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New Requirements for Disclosure of Foreign Assets


The US government has recently embarked on an aggressive campaign to reduce international tax evasion by US citizens or permanent residents with undisclosed income and assets located in foreign countries. As part of this campaign, the US government is putting pressure on foreign governments and financial institutions to disclose the identities of US citizens and permanent residents and the assets they hold in the respective foreign jurisdictions. In tandem with these enforcement efforts, the Internal Revenue Services has offered some relief to taxpayers. On 9 January 2012, the IRS reinstituted the Offshore Voluntary Disclosure Initiative. This program offers an opportunity to American citizens or permanent residents with undisclosed foreign assets and income to voluntarily disclose such amounts in exchange for reduced penalties. In addition, in December 2011, the IRS stated that penalties related to the failure to disclose foreign assets may not be imposed in certain situations. Taxand Canada provides an overview of the newly reopened OVDI and the US tax law requirements most relevant to US citizens or permanent residents living abroad.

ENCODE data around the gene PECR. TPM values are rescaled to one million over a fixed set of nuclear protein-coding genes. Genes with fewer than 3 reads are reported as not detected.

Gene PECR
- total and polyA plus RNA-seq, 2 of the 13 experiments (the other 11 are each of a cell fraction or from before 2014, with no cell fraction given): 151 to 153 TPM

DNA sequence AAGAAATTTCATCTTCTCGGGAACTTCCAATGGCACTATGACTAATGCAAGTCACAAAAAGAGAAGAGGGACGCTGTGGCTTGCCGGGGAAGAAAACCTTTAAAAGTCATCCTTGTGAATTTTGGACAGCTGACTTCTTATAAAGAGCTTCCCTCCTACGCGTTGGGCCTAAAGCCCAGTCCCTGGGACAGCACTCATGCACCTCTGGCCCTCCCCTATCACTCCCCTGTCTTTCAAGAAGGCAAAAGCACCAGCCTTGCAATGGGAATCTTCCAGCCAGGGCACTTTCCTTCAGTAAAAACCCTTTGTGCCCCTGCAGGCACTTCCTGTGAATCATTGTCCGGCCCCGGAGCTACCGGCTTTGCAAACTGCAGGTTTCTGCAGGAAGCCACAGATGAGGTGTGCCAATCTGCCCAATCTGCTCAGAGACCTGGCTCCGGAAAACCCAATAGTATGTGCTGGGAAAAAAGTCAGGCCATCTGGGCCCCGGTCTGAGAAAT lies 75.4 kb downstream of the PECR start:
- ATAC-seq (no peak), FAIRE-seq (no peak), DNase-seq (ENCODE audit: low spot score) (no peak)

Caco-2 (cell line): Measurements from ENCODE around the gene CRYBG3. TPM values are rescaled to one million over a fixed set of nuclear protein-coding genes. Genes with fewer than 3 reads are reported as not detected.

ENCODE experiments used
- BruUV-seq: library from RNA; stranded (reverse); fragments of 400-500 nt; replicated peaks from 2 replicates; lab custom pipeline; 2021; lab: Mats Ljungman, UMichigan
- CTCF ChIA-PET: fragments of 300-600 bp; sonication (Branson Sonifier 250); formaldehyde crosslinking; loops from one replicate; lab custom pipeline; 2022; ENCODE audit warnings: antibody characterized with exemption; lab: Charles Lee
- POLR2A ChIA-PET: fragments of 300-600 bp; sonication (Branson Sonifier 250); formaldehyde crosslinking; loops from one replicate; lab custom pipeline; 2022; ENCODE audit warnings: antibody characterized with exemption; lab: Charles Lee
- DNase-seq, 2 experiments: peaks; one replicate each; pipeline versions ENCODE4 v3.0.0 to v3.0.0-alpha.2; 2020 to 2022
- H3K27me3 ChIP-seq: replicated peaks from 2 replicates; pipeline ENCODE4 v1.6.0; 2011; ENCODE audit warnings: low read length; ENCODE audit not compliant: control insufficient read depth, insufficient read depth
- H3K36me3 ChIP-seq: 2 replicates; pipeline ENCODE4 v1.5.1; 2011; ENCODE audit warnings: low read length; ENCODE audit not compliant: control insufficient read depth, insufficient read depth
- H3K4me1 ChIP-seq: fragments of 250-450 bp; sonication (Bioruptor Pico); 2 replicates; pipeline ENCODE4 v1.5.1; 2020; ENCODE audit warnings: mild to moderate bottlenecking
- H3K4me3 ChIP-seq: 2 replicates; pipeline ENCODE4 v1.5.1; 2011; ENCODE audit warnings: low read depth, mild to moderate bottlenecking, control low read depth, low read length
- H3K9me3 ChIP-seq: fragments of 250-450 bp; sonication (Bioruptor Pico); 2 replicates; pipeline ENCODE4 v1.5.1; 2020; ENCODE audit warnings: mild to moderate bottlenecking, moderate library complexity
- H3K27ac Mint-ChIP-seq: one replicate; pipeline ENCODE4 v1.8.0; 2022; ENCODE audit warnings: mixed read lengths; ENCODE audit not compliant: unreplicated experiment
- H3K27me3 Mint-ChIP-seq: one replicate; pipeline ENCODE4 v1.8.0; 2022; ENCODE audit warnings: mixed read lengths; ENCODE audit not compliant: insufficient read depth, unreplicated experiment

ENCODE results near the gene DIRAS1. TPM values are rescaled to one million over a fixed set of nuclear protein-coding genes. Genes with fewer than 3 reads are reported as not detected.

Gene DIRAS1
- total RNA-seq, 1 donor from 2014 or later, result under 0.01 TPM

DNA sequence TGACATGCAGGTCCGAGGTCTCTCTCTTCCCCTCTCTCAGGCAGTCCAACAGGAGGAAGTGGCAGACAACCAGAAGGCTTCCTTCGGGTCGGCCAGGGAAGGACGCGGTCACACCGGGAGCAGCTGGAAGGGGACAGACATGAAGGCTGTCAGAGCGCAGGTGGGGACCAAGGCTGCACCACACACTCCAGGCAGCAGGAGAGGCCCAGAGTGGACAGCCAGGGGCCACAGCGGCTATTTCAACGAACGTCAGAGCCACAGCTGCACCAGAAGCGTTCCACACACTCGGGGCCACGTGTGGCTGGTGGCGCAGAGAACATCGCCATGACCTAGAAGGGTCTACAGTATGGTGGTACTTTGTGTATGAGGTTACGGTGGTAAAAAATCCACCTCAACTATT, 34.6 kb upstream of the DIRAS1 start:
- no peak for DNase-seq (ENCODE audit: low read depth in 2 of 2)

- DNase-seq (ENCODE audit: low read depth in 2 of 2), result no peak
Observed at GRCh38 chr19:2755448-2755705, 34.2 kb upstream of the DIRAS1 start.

Income Tax Returns and Disclosure of Foreign Assets
Unlike Canada, a US citizen or permanent resident is taxed on his/her worldwide income on the basis of citizenship and immigrant status rather than residence. Therefore, even if a US citizen has never lived or worked in the US, he/she is still obligated to file a tax return, pay taxes and make certain financial disclosures to the IRS.

Taxand Canada provides an analysis of the issue of income tax returns and disclosure of foreign assets

Taxand's Take

US taxpayers who reside in Canada are placed in the unenviable position of having to navigate two different sets of complicated tax laws in Canada and the US. Unfortunately, recent actions by the US government have increased the burden on these taxpayers. Beginning in 2012, FATCA imposes new disclosure requirements for US taxpayers, as well as the penalties for non-compliance. Furthermore, even though US taxpayers have always been required to file an FBAR where applicable, there is now more rigorous and aggressive enforcement of this disclosure requirement by the IRS. In consultation with their tax advisors, US taxpayers living in Canada, or any other foreign countries, should carefully consider their situation, and take steps to file any delinquent FBARs given the renewed fervor of the US government in tracking down foreign assets held by US taxpayers.

Your Taxand contact for further queries is:
Eric Koh
T. +1 613 786 0121

Taxand's Take Author